Bacterial vaginosis, or BV, is the most common vaginal condition in women between the ages of 15 and 44. Although sex is a risk factor, BV actually is not a sexually transmitted disease. What are the causes of vaginosis? What are some bacterial vaginosis signs you should watch out for? How can you know whether you might be at risk for getting bacterial vaginosis?
What is bacterial vaginosis?
Bacterial vaginosis is an imbalance in the bacteria in the vagina.
The vagina normally contains a variety of different microorganisms, including bacteria and fungi. In a healthy vagina, different species remain in balance with each other. The main bacteria normally found in the vagina are a type called lactobacilli. These bacteria help to control the growth of other bacteria, primarily through maintaining a slightly acidic environment inside the vagina. This helps to protect you from infections. There are also many other types of bacteria normally present in the vagina, but the lactobacilli keep them in check.
In people with BV, the balance of bacteria is altered. There are fewer lactobacilli, and more of other types of bacteria, particularly those in a category known as anaerobes. This imbalance leads to bothersome symptoms, and may also cause complications.
What are the symptoms of bacterial vaginosis?
The symptoms of bacterial vaginosis may include:
Vaginal discharge. Bacterial vaginosis discharge is usually gray or white, and thin in consistency.
Vaginal odor. The smell of BV is often described as being “fishy.” It may be more obvious after sex.
Itching in and around the vagina.
Pain or a burning sensation in the vagina, which may be more noticeable during sex or when you urinate.
Some of these symptoms are similar to those of common sexually transmitted diseases (STDs), including gonorrhea, chlamydia, and trichomoniasis. They may also be confused for candidiasis (a yeast infection). Although the color, consistency, and odor of the discharge are generally somewhat different in BV than in other conditions, it’s not always easy to tell the difference.
Testing is helpful to determine whether you have BV or another condition with similar symptoms. A vaginal swab is usually used, but some tests use a urine sample. You can visit your doctor and ask to be tested, or you can order a home test kit and collect your sample on your own at home. This option is more convenient for many people, and maintains your privacy.
It’s important to diagnose and treat BV, not only to increase your comfort, but also to prevent complications. BV increases the risk of getting an STD, and it can sometimes lead to pelvic inflammatory disease (PID), which can scar the reproductive tract and lead to infertility. Pregnant women who have BV are also at an increased risk for pregnancy complications, like preterm birth.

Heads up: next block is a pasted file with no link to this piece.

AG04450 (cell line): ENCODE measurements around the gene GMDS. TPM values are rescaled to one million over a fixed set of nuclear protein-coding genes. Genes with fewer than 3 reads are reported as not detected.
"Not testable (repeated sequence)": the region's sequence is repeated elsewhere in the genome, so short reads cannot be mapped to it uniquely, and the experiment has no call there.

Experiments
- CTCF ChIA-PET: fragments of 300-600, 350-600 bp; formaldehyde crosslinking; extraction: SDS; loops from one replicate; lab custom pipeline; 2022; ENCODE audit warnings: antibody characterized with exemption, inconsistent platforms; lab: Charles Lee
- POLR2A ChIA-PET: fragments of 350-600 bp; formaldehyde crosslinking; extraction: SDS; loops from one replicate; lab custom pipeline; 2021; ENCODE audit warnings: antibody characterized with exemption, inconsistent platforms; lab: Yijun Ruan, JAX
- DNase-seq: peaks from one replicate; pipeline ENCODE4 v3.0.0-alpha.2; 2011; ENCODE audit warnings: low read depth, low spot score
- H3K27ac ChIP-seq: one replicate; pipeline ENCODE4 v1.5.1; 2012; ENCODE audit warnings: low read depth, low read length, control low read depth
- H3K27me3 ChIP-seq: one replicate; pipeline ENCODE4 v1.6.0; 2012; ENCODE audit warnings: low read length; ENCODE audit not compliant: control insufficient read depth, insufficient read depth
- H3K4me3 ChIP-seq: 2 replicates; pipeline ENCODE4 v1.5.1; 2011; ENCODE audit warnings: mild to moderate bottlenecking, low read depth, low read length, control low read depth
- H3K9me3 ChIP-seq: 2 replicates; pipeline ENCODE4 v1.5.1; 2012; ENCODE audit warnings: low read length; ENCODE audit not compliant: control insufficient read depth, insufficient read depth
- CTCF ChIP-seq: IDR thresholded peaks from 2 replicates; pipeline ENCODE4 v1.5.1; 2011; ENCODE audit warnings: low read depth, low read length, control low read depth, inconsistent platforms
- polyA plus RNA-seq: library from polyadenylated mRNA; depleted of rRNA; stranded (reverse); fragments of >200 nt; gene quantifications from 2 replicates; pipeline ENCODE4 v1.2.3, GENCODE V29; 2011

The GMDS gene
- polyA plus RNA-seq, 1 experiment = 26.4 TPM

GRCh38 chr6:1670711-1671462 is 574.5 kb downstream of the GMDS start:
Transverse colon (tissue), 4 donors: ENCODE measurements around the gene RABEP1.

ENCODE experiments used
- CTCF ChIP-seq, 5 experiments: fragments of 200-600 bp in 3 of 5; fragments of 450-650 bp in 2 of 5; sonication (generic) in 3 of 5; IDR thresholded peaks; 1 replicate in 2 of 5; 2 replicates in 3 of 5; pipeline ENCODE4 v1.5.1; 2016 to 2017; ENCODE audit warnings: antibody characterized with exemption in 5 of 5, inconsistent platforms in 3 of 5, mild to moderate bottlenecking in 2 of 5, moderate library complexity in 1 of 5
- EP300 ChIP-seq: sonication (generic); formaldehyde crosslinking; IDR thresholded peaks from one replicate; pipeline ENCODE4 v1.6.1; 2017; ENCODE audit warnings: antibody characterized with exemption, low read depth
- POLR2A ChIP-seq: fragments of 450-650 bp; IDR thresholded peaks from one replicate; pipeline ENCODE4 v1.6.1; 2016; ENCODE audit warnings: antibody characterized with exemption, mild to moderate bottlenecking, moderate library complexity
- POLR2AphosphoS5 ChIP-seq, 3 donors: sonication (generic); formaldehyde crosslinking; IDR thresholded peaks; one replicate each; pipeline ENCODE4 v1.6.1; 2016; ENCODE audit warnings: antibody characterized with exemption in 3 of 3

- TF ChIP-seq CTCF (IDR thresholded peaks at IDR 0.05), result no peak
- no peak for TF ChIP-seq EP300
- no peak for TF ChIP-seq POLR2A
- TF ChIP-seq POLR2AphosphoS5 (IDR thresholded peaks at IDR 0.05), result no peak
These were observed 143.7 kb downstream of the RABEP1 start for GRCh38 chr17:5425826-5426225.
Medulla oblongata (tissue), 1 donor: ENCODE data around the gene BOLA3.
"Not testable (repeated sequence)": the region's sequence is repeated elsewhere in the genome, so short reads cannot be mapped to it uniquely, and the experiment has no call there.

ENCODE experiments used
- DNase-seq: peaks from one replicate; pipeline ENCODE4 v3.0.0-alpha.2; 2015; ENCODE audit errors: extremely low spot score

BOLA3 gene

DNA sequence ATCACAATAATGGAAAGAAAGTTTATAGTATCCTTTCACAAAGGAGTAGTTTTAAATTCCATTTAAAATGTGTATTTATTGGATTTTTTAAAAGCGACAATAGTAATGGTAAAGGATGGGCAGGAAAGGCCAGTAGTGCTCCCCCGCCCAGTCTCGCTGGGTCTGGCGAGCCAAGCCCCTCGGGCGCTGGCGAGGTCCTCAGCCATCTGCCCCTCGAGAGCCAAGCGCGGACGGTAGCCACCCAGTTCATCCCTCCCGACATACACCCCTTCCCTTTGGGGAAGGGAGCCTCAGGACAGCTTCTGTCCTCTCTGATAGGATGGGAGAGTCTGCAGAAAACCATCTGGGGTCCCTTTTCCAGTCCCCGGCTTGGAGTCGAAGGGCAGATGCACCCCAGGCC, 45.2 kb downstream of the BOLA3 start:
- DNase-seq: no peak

How do you get bacterial vaginosis?
Sometimes, people think that BV is a sexually transmitted disease (STD). However, this isn’t exactly accurate. That’s because BV is not transmitted by a particular microorganism, as STDs are. The symptoms of BV may be similar in some ways to vaginal bacterial infection symptoms (such as the symptoms of gonorrhea or chlamydia), but BV isn’t technically an STD. It’s caused by an imbalance of the normal bacteria in your vagina, rather than by an infection with a particular microorganism.
Researchers are still working to understand what causes BV. However, sex does seem to be a risk factor. In fact, BV rarely affects people who have never had sex. In other words, it’s not an STD, but it is associated with having sex.
This is believed to be because sex changes the environment inside the vagina. Sex can introduce new bacteria from your partner’s body into your own. It may also alter various aspects of the vagina, such as the pH (how acidic the vagina is). These changes can influence how well different bacteria are able to grow, which can change the balance of bacteria that can grow.
Although BV is not itself an STD, it can increase the risk of STDs. This is because BV irritates the inside of the vagina, which makes it easier for other infections to get established.
Bacterial Vaginosis Risk Factors
Researchers are still working to understand what causes BV. However, there are certain risk factors that make a person more likely to develop BV. These include:
Not using condoms during penetrative sex
Having a new sexual partner
Having multiple sexual partners
Douching alters the environment inside the vagina, which can cause an imbalance of bacteria in the vagina. Although women often choose to douche in order to keep the vagina clean and healthy, it actually has the opposite effect. It’s better to avoid douching to keep your vagina healthy.
Limiting your number of sexual partners, and using a condom every time you have sex, also decreases your risk of BV, as well as helping to prevent STDs.
Bacterial Vaginosis – CDC Basic Fact Sheet. Centers for Disease Control and Prevention. https://www.cdc.gov/std/bv/stdfact-bacterial-vaginosis.htm. Accessed 17 May 2023.
Bacterial Vaginosis. National Library of Medicine. https://www.ncbi.nlm.nih.gov/books/NBK459216/. Accessed 17 May 2023.
Chacra LA, Fenollar F, et al. Bacterial Vaginosis: What Do We Currently Know? Front Cell Infect Microbiol. 2021; 11: 672429. doi: 10.3389/fcimb.2021.672429